In 1981–1982, the Indianapolis 500 remained sanctioned by USAC. The preeminent national championship was now the one being sanctioned by CART. The Indy 500 field would consist largely of CART teams, as well as numerous independent, "Indy-only" teams. Indianapolis was not included as a points-paying round of the CART national championship. In addition, by that time USAC had designated Indianapolis an "invitational" race, offering entries only to invited teams. That moved to prevent the uproar over denied entries which occurred in 1979. One further race in 1981 was run by USAC at Pocono. This race was not supported by many CART teams, and featured a mixed field filled out by converted dirt track cars. USAC soon stopped sanctioning championship races outside of the Indianapolis 500.

CART & USAC (1982–1995)

Stability returned and the national championship was now run by CART full-time. The Indianapolis 500 was sanctioned singly by USAC, but points were paid towards the CART season championship. The cars and engines used in the CART races and USAC-sanctioned Indy 500 were the same, with only relatively minor rules differences. The Indy 500 field would consist of the CART regulars, and numerous one-off ("Indy only") entries. On occasion, some of the "Indy only" entries also elected to participate in the Michigan 500 and Pocono 500 (both sanctioned by CART) given the increased stature and exposure of those two events.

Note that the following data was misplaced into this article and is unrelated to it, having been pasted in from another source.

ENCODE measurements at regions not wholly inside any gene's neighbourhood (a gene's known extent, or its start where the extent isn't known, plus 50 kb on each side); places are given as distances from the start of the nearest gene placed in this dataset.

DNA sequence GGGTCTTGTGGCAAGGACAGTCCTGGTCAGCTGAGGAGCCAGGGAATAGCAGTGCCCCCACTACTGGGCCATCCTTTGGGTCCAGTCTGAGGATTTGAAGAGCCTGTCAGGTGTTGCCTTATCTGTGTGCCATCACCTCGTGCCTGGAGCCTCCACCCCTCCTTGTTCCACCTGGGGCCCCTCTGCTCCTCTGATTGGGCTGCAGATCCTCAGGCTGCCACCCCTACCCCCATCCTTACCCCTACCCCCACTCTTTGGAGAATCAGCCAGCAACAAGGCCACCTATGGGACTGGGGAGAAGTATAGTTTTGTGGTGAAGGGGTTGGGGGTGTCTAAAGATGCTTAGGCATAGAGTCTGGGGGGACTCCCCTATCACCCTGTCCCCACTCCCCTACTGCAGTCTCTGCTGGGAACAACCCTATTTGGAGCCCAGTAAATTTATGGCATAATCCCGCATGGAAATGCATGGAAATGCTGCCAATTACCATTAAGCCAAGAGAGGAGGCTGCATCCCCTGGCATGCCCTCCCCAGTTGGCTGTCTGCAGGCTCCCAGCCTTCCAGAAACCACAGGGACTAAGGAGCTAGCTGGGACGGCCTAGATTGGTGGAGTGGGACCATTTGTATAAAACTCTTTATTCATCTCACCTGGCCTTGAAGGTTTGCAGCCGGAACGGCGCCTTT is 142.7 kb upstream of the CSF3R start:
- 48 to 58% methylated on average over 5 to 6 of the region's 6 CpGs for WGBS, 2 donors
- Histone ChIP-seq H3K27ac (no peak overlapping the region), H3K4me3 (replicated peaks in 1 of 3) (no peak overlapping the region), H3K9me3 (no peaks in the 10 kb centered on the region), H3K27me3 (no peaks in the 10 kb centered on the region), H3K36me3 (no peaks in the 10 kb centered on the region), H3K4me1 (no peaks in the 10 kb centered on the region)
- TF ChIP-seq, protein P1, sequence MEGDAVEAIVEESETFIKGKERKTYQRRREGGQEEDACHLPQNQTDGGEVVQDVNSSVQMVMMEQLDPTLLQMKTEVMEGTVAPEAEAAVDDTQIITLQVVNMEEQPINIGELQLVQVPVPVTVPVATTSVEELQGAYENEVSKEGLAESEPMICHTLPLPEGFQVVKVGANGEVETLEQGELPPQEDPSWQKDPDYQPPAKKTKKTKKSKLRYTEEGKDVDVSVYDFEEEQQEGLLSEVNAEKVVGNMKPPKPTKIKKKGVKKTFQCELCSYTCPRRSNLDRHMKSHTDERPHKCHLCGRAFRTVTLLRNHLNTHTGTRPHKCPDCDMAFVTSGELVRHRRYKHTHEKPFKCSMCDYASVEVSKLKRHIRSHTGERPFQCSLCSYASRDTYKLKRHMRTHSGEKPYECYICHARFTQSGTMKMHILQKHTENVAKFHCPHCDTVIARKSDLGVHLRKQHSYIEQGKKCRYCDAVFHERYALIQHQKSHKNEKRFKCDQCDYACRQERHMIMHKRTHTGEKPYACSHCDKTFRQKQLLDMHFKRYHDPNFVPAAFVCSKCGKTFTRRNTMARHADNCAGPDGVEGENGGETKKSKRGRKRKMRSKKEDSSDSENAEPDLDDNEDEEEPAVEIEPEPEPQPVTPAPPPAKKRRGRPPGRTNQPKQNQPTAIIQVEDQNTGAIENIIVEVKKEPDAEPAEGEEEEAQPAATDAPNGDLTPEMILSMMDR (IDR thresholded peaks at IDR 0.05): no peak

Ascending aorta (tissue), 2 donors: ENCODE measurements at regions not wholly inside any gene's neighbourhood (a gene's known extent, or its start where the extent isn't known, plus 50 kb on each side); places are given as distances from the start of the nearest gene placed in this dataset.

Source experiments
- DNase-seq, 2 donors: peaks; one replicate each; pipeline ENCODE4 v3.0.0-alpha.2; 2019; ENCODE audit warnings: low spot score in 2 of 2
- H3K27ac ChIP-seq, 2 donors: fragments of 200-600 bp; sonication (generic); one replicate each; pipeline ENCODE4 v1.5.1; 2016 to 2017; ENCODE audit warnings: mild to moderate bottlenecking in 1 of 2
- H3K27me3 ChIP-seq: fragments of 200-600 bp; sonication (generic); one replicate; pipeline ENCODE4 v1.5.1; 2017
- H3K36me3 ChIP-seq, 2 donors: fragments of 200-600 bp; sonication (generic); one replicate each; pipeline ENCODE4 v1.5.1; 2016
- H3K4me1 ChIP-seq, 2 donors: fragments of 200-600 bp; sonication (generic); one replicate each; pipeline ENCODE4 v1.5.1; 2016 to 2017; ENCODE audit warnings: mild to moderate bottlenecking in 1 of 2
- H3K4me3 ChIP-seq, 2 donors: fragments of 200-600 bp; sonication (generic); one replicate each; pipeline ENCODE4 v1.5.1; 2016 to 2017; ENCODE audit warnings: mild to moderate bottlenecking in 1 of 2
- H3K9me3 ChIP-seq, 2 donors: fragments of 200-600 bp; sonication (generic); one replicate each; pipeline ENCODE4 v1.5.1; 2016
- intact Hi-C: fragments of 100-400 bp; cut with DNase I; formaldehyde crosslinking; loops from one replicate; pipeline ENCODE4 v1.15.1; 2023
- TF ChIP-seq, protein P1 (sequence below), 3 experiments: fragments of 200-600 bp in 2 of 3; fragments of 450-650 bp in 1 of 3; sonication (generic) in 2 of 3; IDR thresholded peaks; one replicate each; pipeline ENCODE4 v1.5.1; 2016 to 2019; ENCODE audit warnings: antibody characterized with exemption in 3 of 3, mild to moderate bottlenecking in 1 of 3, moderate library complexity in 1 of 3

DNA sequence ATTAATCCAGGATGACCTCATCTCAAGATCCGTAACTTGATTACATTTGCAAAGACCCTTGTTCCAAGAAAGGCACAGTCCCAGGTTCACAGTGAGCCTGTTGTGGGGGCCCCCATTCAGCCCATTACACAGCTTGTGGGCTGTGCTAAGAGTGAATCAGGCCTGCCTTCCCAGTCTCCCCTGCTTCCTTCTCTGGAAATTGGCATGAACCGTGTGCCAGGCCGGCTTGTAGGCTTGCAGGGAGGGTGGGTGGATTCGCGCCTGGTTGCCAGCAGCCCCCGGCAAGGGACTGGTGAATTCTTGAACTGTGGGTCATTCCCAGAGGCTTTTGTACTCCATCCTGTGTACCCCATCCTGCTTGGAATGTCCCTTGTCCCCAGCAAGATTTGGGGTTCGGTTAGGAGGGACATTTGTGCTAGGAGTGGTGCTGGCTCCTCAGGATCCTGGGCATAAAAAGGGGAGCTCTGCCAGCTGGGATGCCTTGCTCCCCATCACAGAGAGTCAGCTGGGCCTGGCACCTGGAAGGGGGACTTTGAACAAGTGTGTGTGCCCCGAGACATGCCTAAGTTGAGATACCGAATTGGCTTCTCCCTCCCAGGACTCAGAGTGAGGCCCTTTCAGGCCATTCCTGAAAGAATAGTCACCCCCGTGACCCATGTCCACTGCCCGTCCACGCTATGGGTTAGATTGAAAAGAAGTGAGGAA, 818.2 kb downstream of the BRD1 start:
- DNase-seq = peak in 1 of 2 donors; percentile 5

USAC's Gold Crown Championship continued, settling into an unusual June through May schedule calendar. This provided that the Indianapolis 500 would be the final race of the respective season. However, during that period, the USAC Gold Crown schedule never included more than one race (i.e., Indianapolis). As such, the winner of the Indy 500 would automatically win the USAC Gold Crown Championship.

CART & IRL (1996–2003): Second open wheel "split"

In 1994, Tony Hulman's grandson, Tony George, president of the Indianapolis Motor Speedway, founded the Indy Racing League (IRL), to begin competition in 1996. It would exist as a separate championship, and leveraged the fame of the Indianapolis 500, which was placed as its centerpiece. The CART teams interpreted the move as a perceived "lockout", and boycotted the 1996 Indy 500 as a result. It was the beginning of the second open wheel "split." Initially, USAC sanctioned the IRL, however after officiating controversies in 1997 at Indianapolis and Texas, the USAC was replaced by the IRL's in-house officiating.